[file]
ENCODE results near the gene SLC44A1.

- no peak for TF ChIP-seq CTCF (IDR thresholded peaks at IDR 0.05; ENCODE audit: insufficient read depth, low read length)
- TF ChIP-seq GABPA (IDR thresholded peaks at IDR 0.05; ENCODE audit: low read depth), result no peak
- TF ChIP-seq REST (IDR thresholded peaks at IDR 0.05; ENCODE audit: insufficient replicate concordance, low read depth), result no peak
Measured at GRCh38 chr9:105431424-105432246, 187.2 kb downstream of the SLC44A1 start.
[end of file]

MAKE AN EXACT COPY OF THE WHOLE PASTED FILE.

ENCODE results near the gene SLC44A1.

- no peak for TF ChIP-seq CTCF (IDR thresholded peaks at IDR 0.05; ENCODE audit: insufficient read depth, low read length)
- TF ChIP-seq GABPA (IDR thresholded peaks at IDR 0.05; ENCODE audit: low read depth), result no peak
- TF ChIP-seq REST (IDR thresholded peaks at IDR 0.05; ENCODE audit: insufficient replicate concordance, low read depth), result no peak
Measured at GRCh38 chr9:105431424-105432246, 187.2 kb downstream of the SLC44A1 start.